• Alison
      Posted February 7, 2020 at 9:30 am | Permalink

      There are chemicals used in the fracking process which are harmful to health. It is not just the tremors. There is solid evidence, sadly, and evidence-based research on this. I don’t want to look what people think is a gift-horse in a mouth. But it is not.

      • NickC
        Posted February 7, 2020 at 11:43 am | Permalink

        Alison, “Fracking” for gas is completely different to fracking for oil in terms of the chemicals and pressures used. Gas fracking uses mainly water and sand. Are you sure you know what you’re talking about if you don’t even distinguish between the two?

      • DaveK
        Posted February 7, 2020 at 2:59 pm | Permalink

        In the United Kingdom, the environmental regulator permits only chemical additives which are classed as non hazardous to groundwater for fracturing fluids. Operators are required to disclose the content of hydraulic fracturing fluids to the relevant environment agency while the composition must be disclosed if the regulator demands it.

      • John Hatfield
        Posted February 7, 2020 at 7:53 pm | Permalink

        So how many people have been affected by chemicals used in the fracking process?

    • Martin in Cardiff
      Posted February 7, 2020 at 5:19 pm | Permalink

      Banning domestic cats would do the song bird population of the UK a thousand times more good than ending wind generation of electricity.

      • Fred H
        Posted February 7, 2020 at 9:57 pm | Permalink

        Couldn’t agree more. Freedom to shoot pigeons, crows and magpies would also help.

      • Edward2
        Posted February 7, 2020 at 11:09 pm | Permalink

        And think of the saving in CO2
        Maybe ban all other pets too.
        You lefties love a good ban.

        • libertarian
          Posted February 10, 2020 at 8:49 pm | Permalink

          Actually if Marty and his friends get into power we will be eating our pets not taxing or banning them

  2. Ian@Barkham
    Posted February 7, 2020 at 5:53 am | Permalink

    Good morning Sir John

    You hit on an important point when referencing so called green credentials in consumer products. If they are manufactured and delivered to market in the most poluting way- why do we permit any claim of being ‘green’ ?

    • Lifelogic
      Posted February 7, 2020 at 8:33 am | Permalink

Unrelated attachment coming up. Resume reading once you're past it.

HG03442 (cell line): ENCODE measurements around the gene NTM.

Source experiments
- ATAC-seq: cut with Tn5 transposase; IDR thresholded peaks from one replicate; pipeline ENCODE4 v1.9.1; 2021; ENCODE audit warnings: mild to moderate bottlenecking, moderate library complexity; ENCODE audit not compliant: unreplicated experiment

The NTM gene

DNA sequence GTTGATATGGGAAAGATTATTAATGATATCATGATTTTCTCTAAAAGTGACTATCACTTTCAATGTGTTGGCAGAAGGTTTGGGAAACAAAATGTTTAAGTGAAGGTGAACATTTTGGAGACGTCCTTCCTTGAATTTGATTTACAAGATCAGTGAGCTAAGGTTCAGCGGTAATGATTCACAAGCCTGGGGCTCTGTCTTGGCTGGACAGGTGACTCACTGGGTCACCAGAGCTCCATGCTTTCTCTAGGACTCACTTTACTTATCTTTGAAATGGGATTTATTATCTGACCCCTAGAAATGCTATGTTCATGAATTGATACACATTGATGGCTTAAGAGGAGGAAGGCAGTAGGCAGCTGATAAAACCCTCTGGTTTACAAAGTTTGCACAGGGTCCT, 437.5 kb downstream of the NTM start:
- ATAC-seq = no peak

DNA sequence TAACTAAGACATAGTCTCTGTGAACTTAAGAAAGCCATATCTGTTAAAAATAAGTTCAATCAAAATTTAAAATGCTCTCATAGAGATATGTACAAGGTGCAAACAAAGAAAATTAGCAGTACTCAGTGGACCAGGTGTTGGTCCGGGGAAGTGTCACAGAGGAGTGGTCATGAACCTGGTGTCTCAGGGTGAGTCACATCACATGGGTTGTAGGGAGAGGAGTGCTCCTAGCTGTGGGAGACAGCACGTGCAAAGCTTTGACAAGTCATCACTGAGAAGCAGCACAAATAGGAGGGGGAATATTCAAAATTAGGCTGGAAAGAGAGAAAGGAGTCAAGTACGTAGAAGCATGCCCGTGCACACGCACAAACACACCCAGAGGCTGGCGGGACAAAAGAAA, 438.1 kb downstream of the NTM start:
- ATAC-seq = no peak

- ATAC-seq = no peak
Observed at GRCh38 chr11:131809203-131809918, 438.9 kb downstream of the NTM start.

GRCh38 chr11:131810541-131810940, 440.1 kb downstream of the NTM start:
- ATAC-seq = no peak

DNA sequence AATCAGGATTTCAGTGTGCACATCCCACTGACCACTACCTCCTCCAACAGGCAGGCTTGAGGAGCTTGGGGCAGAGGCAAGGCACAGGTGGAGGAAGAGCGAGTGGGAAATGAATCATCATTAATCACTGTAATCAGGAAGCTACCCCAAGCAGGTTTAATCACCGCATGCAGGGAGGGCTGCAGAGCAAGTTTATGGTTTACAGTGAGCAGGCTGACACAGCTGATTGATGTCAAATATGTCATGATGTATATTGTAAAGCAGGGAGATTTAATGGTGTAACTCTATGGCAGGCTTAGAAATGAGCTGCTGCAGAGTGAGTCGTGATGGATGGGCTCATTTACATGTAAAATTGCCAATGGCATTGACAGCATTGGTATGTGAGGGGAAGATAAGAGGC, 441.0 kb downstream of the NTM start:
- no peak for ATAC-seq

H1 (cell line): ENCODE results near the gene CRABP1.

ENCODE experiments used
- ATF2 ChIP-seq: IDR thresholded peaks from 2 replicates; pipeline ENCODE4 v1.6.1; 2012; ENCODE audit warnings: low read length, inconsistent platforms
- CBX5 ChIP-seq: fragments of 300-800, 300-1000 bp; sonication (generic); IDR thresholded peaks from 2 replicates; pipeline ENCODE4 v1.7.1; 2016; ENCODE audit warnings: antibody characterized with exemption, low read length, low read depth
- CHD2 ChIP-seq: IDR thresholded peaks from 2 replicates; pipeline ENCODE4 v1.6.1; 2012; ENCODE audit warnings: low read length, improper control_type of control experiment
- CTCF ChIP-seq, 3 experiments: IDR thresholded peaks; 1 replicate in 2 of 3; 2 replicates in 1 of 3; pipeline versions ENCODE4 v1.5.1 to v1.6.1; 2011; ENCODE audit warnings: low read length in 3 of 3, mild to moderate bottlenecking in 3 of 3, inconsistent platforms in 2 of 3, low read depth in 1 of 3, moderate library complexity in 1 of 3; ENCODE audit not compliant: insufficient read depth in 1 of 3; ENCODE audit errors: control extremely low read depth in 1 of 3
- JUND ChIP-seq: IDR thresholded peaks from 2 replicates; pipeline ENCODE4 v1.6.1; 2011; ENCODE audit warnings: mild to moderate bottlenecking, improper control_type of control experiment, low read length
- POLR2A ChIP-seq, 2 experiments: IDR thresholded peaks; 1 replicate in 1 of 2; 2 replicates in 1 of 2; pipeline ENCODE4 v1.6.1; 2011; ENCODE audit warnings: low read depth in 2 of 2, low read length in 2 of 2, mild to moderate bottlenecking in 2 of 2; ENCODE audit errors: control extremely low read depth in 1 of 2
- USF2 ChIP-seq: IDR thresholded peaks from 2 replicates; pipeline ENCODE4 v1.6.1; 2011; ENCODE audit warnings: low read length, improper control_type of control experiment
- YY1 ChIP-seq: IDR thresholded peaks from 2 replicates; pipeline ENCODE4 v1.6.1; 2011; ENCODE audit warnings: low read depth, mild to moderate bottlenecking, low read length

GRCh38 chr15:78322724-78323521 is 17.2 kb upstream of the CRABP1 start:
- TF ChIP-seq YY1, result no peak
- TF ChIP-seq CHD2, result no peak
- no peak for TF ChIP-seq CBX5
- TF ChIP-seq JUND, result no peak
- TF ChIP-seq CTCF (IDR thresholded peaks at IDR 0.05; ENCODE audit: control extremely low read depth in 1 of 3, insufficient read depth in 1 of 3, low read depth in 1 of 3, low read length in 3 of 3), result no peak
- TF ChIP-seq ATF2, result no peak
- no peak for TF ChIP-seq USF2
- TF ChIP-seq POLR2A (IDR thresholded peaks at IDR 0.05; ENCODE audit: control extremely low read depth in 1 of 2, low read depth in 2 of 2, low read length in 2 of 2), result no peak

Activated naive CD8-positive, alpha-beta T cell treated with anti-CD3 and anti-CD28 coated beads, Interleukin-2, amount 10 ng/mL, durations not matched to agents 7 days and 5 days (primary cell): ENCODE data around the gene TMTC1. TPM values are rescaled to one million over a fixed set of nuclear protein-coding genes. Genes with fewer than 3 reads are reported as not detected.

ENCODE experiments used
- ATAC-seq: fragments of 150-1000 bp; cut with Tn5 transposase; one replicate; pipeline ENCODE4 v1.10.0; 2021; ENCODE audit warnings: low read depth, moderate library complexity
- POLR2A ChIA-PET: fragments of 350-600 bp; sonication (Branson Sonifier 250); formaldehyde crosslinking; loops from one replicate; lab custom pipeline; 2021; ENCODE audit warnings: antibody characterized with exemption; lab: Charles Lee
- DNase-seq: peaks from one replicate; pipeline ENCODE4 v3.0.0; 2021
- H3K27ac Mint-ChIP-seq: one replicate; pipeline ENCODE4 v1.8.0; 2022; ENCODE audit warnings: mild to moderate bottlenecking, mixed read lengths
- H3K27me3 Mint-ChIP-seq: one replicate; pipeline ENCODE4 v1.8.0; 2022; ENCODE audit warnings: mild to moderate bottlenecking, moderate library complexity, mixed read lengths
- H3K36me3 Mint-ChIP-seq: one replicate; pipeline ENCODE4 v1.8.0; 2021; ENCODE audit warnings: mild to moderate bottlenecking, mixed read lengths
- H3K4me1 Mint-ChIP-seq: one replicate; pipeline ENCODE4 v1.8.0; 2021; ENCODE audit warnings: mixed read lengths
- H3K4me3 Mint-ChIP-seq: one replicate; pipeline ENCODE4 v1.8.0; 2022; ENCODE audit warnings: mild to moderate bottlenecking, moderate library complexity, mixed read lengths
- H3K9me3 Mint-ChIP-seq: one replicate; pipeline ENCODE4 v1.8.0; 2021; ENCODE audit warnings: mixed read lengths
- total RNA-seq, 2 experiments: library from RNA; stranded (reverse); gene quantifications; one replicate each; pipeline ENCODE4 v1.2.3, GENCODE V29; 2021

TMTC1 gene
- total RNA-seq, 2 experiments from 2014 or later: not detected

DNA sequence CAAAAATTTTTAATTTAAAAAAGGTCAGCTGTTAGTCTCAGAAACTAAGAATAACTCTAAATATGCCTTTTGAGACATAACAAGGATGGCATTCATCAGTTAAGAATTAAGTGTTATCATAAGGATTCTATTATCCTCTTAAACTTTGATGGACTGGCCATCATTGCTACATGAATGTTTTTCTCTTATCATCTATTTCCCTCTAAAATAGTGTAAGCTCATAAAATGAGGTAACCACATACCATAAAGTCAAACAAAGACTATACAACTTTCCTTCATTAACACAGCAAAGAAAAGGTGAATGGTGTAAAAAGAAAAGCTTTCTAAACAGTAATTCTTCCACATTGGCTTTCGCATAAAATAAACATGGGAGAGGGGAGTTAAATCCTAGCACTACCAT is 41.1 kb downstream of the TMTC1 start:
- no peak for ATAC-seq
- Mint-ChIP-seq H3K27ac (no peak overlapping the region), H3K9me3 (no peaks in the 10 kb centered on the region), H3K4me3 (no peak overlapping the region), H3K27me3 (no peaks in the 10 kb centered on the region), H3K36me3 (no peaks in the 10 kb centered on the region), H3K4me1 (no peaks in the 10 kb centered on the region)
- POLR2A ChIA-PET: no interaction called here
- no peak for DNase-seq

Why, if the government is so concerned about being green and saving energy why do they allow:-

      Bonfires and bonfire night, fire work shows, bottled water to be shipped round the world, private jets, private helicopters, half empty aircraft flying around, first class seats on aircraft, electric fans heaters blowing hot air out of shop doors, huge cars like Rolls Royces, huge private yachts, wasteful outdoor lighting, outdoor patio heaters, wasteful outdoor lighting and light pollution, Prince Charles’s annual travel arrangements, fire baskets flames outside restaurants and hotels ……..

      I heroically do my best to keep my family energy use to about 0.1% of Prince Charles but until they do they about I will assume the government do not believe a word of the climate alarmist claptrap they and the BBC come out with.

      • Lifelogic
        Posted February 7, 2020 at 8:37 am | Permalink

        Tax increases of 2% on income tax discussed on the BBC to replace the green energy levy (tax). We already have the highest taxes for 40 years. Tax need to come down not go up. Boris and Javid seem to be yet more, tax borrow and piss down the drain merchants so far. I how I am wrong but it seems not.

  3. GilesB
    Posted February 7, 2020 at 5:57 am | Permalink

    Politicians, and policy analysts, need to pay much more attention to asset productivity.

    The UK keeps investing in housing, schools and hospitals that do not enable higher levels of Asset Productivity (Return on Investment) or Labour productivity (Earnings per hour).

    The claims that ‘immigrants contribute more in taxes than they claim in benefits’ may or may not be true. But what is certain is that they have diluted the UK’s investment in industry.

    We used to have about £1m in public infrastructure per capita. It is now substantially less.